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Re: [tlug] A tale of two computers

On 2017-10-06 17:13 -0400 (Fri), Stuart Luppescu wrote:

> In .xsession on both computers I have these lines:
>     eval `/usr/bin/dbus-launch --sh-syntax --exit-with-session`
>     eval `ssh-agent -s`
>     ssh-add 
> And in both computers /etc/ssh/ssh_config has IdentityFile ~/.ssh/id_rsa2
> On the work computer the ssh-agent works as it should. But on my
> personal computer when I try to ssh to a remote machine it prompts me
> for the passphrase for ~/.ssh/id_rsa2, and then it connects. The other
> computer connects without prompting for the passphrase.
> 3) I use ibus and anthy to switch language input. It works fine on the
> Dell, but on the NUC, I can't input Japanese in Chrome, but it works
> fine in other programs.

These sound to me like an issue with the environment variables being
passed to the processes. SSH is the easier one to debug since you
simply have to check that `SSH_AUTH_SOCK` is set (a typical value will
be `/tmp/ssh-NtwrK2hAT2AM/agent.1215`) and that, as multiple agents
might be running, `ssh-add -l` shows that that agent contains the
key you added elsewhere. (If `SSH_AUTH_SOCK` is different
between two different processes, they won't be talking to the same agent.)

Unfortunately, though `ssh -v` does tell you the files whence it tries
to load a key, it doesn't give details about the agent it's contacting
when it uses an agent.

For an application using ibus you want the following set in the

    export XMODIFIERS=@im=ibus
    export GTK_IM_MODULE=ibus
    export QT_IM_MODULE=ibus

There's more detail and links to some handy pages at:

Unfortunately, I have yet to write such handy documentation on X11
startup; there are various interactions between `.profile`, `.xinit`
`.xession` and the startup procedures of various desktop systems
that are a bit complex. However, here are a few hints:

The particular startup process will be initiated by the Display
Manager, which is what puts up the login screen. (Yes, it's
confusingly named.) This is provided by the `x-display-manager`
package in Debian and is usually LightDM with a greeter (login screen)
specific to the distribution and desktop system.

Your DM should usually give you a menu to choose what flavour of
session you want to start; mine offers:

  * Default Xsession
  * Fvwm
  * Xfce Session

The third one does whatever Xfce normally does. The second one runs a
"pure" Fvwm 2 configuration that does not appear to run `.xsession` or
`.xinitrc` (see below), presumably relying on `.fvwm/config` to do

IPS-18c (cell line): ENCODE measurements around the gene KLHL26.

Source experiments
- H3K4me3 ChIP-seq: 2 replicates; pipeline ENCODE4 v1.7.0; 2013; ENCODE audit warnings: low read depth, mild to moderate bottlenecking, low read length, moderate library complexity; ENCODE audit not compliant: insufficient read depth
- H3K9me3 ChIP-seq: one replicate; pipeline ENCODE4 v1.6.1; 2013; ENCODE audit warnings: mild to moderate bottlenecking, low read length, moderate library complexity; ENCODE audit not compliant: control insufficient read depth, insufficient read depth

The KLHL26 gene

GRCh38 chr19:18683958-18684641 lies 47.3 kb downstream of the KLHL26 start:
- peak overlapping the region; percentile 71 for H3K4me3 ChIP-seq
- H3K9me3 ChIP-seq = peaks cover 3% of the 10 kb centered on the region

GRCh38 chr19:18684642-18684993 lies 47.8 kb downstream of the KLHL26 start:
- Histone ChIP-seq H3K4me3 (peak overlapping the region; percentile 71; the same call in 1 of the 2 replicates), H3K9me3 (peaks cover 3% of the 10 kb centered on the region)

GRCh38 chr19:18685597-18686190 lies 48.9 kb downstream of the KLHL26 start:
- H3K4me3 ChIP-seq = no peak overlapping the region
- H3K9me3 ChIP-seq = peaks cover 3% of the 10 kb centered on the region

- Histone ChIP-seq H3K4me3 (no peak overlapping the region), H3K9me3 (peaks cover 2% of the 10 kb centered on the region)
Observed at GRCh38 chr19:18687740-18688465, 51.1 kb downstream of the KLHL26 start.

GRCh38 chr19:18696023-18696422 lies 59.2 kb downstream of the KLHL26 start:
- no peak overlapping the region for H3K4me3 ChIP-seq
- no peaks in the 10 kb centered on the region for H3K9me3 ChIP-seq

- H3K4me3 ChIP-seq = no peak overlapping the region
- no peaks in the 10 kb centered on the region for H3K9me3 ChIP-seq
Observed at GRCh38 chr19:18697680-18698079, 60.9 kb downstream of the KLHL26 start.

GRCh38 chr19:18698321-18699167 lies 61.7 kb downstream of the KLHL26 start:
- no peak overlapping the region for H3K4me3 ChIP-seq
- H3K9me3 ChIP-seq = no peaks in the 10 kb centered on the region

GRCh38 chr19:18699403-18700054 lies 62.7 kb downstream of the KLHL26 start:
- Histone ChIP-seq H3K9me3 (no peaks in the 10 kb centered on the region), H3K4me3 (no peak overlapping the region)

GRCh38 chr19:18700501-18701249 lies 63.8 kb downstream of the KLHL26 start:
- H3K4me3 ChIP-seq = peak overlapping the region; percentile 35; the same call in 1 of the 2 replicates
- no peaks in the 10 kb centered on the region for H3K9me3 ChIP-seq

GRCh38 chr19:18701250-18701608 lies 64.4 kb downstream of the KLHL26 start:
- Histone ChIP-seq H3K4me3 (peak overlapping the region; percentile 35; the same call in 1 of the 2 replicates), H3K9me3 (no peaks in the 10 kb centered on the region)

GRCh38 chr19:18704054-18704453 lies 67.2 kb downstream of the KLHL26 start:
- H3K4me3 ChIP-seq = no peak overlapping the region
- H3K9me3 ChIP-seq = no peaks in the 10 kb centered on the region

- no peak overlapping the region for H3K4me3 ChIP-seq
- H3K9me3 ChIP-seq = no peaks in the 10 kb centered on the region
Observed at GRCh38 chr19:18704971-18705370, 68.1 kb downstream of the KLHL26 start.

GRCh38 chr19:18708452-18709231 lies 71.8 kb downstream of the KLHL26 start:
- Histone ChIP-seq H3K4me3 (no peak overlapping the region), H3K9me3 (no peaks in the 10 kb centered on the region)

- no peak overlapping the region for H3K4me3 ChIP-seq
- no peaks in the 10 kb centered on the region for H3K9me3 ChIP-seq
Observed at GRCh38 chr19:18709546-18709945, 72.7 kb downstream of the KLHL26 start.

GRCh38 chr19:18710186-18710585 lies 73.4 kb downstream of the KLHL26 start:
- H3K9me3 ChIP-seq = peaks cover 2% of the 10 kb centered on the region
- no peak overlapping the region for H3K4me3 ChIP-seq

all the setup.

I use the first, which runs my `.xsession` file. (I don't recall if
"Xfce Session" uses this.) From looking at it and the `startx(1)`
manpage, it's clear that the `.xsession` is supposed to set up the
entire environment; here's mine:

    #  .xsession is run on login from a display manager (graphical login screen).
    #  It combines the roles of .profile and .xinitrc.
    #  This file must be set executable!

    # XXX This is supposed to be done by the system, but sometimes isn't?
    exec >>$HOME/.xsession-errors 2>&1

    echo ===== sourcing profile;    . ~/.profile
    echo ===== execing .xinitrc;    exec ~/.xinitrc

Note here that I'm careful to source my profile, not execute it in a
subshell, to ensure that all the environment variables it sets are set
in the current process so that they'll be inherited by sub-processes.
(And yes, I should be sourcing `~/.bash_profile` instead of `~/.profile`
if the former exists.)

The `.xinitrc` is what's normally run when you run `startx`; that of
course doesn't run the profile because you're alredy logged in
(presumably on a console terminal) if you're running that command.

The first thing I'd check is which of the sessions you're starting
from the DM on each machine; if you're starting different ones you
will probably see different behaviour.

And while my comment above about not having any sedoc documentation
on this was true when I started, it is now false; you can find the
notes I made based on the research for this message at:

> The work computer is a Dell Latitude E7440, and the personal
> computer is an Intel NUC. They both have similar hardware: both have
> i7 CPUs...

Just as a side note, be very careful when comparing portable versus
desktop versions of parts that have the same or similar names.
Especially for CPUs and graphics processors, vendors often choose to
use the same name for parts with substantially different capabilities.
For example, that i7 you have in your laptop is not nearly as powerful
as a desktop i5 CPU of similar generation.

Curt J. Sampson      <>      +81 90 7737 2974

To iterate is human, to recurse divine.
    - L Peter Deutsch

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